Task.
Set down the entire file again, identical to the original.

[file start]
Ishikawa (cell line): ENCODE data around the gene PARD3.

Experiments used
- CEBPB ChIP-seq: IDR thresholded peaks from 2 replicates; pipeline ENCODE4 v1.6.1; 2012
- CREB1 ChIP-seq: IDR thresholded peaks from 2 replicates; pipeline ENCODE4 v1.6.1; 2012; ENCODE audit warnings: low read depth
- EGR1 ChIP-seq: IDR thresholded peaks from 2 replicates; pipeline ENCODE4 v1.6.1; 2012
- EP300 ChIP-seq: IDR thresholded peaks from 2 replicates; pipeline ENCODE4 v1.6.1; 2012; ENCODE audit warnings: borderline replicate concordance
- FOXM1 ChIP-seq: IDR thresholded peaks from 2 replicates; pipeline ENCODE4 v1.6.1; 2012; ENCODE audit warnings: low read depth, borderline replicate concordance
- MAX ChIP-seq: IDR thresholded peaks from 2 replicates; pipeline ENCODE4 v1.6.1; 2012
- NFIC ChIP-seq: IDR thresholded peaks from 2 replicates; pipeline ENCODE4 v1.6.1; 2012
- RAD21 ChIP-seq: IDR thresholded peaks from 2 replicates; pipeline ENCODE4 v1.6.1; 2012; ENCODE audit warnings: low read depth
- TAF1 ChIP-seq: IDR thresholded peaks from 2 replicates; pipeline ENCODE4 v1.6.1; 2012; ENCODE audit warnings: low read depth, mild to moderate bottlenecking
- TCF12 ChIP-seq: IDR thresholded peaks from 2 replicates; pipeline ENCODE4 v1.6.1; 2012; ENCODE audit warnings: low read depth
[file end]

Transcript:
Ishikawa (cell line): ENCODE data around the gene PARD3.

Experiments used
- CEBPB ChIP-seq: IDR thresholded peaks from 2 replicates; pipeline ENCODE4 v1.6.1; 2012
- CREB1 ChIP-seq: IDR thresholded peaks from 2 replicates; pipeline ENCODE4 v1.6.1; 2012; ENCODE audit warnings: low read depth
- EGR1 ChIP-seq: IDR thresholded peaks from 2 replicates; pipeline ENCODE4 v1.6.1; 2012
- EP300 ChIP-seq: IDR thresholded peaks from 2 replicates; pipeline ENCODE4 v1.6.1; 2012; ENCODE audit warnings: borderline replicate concordance
- FOXM1 ChIP-seq: IDR thresholded peaks from 2 replicates; pipeline ENCODE4 v1.6.1; 2012; ENCODE audit warnings: low read depth, borderline replicate concordance
- MAX ChIP-seq: IDR thresholded peaks from 2 replicates; pipeline ENCODE4 v1.6.1; 2012
- NFIC ChIP-seq: IDR thresholded peaks from 2 replicates; pipeline ENCODE4 v1.6.1; 2012
- RAD21 ChIP-seq: IDR thresholded peaks from 2 replicates; pipeline ENCODE4 v1.6.1; 2012; ENCODE audit warnings: low read depth
- TAF1 ChIP-seq: IDR thresholded peaks from 2 replicates; pipeline ENCODE4 v1.6.1; 2012; ENCODE audit warnings: low read depth, mild to moderate bottlenecking
- TCF12 ChIP-seq: IDR thresholded peaks from 2 replicates; pipeline ENCODE4 v1.6.1; 2012; ENCODE audit warnings: low read depth